The 16-month-old intifada has taken its toll on American-supported projects in Palestinian areas, with money being shifted from infrastructure, health care and natural resources to more basic needs for a people in economic collapse.
Contrary to popular belief, U.S. aid does not go to the Palestinian Authority, government officials say.
The average of $75 million designated annually for the West Bank and Gaza Strip is distributed by the U.S. Agency for International Development. Formerly earmarked for development projects, many of USAID’s projects have been suspended or terminated as priorities have shifted to more basic needs such as emergency employment programs and health assistance.
Larry Garber, USAID’s mission director for the West Bank and Gaza, said Israel’s security closures of the West Bank and Gaza Strip have left about 75,000 Palestinians unemployed.
A majority of Palestinians, according to Garber, live on less than $2 a day.
International organizations such as the World Bank’s Holst Fund, the European Union and Arab states also provide money to the region, often giving funds directly to the Palestinian Authority.
With corruption rampant in the Palestinian Authority — one year, more than 40 percent of the P.A.’s $800 million budget could not be accounted for — congressional legislation prevents the U.S. government from giving money directly to the Palestinian Authority.
Instead, it provides aid to nongovernmental organizations in the West Bank and Gaza Strip. Garber said the agency tries to ensure that the organizations it supports are not linked to terrorist organizations.
But a Congressional Research Service report last April suggested that funds may be inadvertently landing in the P.A.’s hands.
“It is possible that some U.S. assistance provided to the Holst Fund, contractors, or private organizations does reach PLO members or organizations through indirect means, but it is not the intention of USAID or the Department of State to provide funding directly to the PLO,” the report said.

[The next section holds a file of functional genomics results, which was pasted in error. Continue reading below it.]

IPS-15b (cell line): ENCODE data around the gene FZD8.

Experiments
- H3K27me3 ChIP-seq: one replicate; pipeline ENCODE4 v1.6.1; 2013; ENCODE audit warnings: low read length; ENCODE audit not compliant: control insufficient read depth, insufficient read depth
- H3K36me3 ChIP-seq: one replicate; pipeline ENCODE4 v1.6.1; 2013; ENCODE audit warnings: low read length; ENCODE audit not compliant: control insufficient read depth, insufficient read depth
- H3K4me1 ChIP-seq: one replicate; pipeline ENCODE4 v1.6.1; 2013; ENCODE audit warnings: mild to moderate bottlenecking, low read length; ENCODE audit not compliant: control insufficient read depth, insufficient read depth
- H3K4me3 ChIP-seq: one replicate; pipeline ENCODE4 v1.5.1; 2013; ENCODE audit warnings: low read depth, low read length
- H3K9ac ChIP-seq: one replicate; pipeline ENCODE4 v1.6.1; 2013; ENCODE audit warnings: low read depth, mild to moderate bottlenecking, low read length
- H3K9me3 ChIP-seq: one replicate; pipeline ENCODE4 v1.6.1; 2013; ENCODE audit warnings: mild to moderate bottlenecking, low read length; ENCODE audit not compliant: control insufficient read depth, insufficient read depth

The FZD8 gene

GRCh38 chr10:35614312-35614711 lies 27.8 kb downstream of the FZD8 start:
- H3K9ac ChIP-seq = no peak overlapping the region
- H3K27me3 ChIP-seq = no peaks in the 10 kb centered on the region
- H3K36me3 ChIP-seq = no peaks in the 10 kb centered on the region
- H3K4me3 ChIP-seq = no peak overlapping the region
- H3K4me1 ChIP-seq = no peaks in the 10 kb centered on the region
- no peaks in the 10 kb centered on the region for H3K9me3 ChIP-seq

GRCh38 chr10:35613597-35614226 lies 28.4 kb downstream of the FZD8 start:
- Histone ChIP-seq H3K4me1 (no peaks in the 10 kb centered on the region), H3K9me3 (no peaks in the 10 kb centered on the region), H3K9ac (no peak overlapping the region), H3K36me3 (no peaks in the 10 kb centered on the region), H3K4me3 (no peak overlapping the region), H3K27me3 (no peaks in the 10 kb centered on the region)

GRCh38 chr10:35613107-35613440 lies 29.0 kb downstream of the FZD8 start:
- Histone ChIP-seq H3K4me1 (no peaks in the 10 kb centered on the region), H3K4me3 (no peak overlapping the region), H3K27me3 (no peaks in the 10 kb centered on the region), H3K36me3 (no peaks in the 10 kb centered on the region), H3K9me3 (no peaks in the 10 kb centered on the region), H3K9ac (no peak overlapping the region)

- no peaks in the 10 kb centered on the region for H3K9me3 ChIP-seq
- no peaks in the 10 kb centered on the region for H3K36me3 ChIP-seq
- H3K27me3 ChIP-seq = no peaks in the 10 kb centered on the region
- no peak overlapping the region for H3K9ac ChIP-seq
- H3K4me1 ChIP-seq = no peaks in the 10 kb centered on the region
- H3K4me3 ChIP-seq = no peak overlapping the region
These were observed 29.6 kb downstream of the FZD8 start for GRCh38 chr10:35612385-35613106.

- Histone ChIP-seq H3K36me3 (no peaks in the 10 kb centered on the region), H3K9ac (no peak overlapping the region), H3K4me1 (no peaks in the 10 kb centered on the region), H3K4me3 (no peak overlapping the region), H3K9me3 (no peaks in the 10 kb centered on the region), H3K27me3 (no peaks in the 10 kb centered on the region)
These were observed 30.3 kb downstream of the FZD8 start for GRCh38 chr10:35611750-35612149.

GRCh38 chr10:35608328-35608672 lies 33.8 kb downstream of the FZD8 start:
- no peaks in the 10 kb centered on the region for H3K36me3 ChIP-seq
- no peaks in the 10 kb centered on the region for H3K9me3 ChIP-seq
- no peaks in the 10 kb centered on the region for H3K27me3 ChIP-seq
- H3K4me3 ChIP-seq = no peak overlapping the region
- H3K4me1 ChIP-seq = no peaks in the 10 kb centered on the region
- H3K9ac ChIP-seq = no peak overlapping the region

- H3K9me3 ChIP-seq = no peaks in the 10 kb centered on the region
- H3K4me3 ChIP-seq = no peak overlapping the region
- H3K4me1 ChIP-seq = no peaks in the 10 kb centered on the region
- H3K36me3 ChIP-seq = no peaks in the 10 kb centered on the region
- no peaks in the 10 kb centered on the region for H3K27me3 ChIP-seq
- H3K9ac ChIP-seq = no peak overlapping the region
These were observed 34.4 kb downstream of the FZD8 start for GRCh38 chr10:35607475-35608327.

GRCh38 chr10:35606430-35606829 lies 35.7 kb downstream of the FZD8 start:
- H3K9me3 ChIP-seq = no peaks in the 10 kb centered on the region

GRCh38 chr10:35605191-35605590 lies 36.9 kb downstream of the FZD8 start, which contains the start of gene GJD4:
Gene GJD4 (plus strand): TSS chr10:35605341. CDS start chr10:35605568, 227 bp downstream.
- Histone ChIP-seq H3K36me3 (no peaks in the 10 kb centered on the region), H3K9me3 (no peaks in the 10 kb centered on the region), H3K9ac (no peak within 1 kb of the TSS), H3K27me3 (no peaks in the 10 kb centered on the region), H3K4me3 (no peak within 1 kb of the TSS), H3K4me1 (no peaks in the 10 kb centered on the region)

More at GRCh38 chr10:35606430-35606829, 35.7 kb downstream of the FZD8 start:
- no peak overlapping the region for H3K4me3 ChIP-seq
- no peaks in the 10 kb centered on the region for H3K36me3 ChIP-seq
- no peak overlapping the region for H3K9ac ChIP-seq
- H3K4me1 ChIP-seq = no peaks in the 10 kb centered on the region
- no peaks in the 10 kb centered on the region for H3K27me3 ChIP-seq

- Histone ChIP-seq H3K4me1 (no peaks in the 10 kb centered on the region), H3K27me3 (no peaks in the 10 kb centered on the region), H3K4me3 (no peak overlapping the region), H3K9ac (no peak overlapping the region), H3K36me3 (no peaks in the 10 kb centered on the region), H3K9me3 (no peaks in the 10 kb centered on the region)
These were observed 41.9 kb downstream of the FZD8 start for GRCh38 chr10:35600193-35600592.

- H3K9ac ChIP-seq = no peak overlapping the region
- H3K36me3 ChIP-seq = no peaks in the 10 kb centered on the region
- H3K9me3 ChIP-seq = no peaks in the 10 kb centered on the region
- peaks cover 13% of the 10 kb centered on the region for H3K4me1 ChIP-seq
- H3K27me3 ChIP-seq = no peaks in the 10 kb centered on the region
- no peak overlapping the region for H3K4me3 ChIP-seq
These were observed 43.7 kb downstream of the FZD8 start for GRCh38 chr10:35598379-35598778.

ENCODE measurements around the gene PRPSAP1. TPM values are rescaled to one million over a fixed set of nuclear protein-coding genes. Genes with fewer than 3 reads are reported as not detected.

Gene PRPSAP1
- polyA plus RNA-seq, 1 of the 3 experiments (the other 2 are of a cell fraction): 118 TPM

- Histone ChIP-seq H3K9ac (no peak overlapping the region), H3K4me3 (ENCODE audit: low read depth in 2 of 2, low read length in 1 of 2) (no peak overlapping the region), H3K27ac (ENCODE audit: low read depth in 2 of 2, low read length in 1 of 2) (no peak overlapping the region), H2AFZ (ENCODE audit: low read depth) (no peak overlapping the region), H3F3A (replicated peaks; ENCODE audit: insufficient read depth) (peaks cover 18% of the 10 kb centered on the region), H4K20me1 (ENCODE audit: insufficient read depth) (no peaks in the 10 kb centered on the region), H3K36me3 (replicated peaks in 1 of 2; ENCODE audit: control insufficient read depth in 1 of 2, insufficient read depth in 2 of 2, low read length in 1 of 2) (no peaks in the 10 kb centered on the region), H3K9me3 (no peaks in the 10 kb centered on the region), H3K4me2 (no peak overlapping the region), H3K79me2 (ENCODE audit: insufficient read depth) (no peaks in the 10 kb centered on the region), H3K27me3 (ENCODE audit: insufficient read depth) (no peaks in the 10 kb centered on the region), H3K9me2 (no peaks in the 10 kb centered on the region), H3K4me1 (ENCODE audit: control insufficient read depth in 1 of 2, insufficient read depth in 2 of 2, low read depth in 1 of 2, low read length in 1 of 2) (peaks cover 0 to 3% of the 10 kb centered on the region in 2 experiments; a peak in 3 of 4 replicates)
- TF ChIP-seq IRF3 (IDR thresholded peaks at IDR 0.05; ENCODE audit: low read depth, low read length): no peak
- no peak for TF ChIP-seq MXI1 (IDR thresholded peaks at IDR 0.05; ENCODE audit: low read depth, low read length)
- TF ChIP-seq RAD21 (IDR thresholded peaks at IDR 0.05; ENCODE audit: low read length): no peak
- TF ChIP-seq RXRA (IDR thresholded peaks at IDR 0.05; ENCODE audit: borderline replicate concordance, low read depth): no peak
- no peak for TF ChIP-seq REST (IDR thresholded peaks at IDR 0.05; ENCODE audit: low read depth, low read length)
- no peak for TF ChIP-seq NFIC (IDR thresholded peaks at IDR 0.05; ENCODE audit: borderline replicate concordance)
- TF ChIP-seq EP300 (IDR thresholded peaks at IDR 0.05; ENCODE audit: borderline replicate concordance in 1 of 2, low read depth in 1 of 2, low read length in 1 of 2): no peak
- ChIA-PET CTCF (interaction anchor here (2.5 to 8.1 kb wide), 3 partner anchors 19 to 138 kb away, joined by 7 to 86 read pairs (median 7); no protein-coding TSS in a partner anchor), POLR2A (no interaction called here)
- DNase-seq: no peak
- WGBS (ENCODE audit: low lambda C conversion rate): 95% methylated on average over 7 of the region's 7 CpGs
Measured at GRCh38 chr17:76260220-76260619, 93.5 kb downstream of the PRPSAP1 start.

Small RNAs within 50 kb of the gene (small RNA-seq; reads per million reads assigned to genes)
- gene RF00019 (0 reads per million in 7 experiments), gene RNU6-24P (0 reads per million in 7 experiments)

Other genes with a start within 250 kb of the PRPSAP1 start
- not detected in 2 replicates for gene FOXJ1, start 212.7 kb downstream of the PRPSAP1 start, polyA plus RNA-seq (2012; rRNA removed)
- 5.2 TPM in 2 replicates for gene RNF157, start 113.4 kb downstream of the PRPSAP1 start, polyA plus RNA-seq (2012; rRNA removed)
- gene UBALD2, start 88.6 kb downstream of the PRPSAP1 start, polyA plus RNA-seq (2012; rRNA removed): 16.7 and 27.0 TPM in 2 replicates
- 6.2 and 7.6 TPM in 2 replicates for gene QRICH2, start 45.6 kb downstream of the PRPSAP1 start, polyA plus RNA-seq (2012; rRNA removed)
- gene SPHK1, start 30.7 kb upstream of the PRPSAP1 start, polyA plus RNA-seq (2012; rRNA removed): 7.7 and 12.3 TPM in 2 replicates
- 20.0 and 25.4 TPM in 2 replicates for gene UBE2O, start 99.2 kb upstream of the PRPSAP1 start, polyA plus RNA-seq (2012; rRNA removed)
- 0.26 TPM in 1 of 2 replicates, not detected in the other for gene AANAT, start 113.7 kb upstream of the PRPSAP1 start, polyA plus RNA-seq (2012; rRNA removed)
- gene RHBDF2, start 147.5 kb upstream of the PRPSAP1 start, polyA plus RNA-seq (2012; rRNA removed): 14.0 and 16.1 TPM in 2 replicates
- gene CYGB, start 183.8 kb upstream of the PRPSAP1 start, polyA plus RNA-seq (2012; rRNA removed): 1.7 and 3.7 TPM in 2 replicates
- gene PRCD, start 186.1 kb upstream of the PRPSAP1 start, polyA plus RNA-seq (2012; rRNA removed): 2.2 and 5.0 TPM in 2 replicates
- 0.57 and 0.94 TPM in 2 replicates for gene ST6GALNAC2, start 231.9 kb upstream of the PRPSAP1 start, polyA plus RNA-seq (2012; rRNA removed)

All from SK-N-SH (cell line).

The budget for assistance to the West Bank and Gaza has grown since 2000, as the United States maintained its commitment under the 1998 Wye Accords to provide the Palestinians an additional $400 million over three years.
Most of the $400 million has not yet been spent, as conditions on the ground are not ripe for development. If the money is not earmarked by the end of this fiscal year it will be lost, but there are “contingency plans” to prevent that from happening, Garber said..
A year ago, the State Department earmarked an additional $8.8 million to the United Nations Relief and Works Agency to address emergency needs of Palestinian refugees.
The additional aid places the Palestinian territories among the top five recipients of U.S. assistance programs in terms of total size, and probably the largest recipient on a per capita basis, Garber said.
Historically, a majority of the aid has been spent on improving access to and management of water resources, providing services to local governments and strengthening legal and democratic institutions. A smaller amount has been spent on economic growth, health care and educational programs.
U.S. aid to the Palestinians has caused concern in Congress. Last year, several pieces of legislation were introduced to cut nonhumanitarian aid to the region. None made it to the floor, however.
Furor over a Palestinian ship carrying 50 tons of weapons, seized by Israel in early January, has only heightened the call for a review of whether U.S. money is ending up in the hands of P.A. President Yasser Arafat.
“It’s meant for humanitarian purposes, but unfortunately Mr. Arafat has not demonstrated he intends to put people first,” Cantor said.
Frustrated with Arafat’s unwillingness to crack down on terror, the Bush administration reportedly is considering cutting aid to the West Bank and Gaza.
The Archive of the Jewish Telegraphic Agency includes articles published from 1923 to 2008. Archive stories reflect the journalistic standards and practices of the time they were published.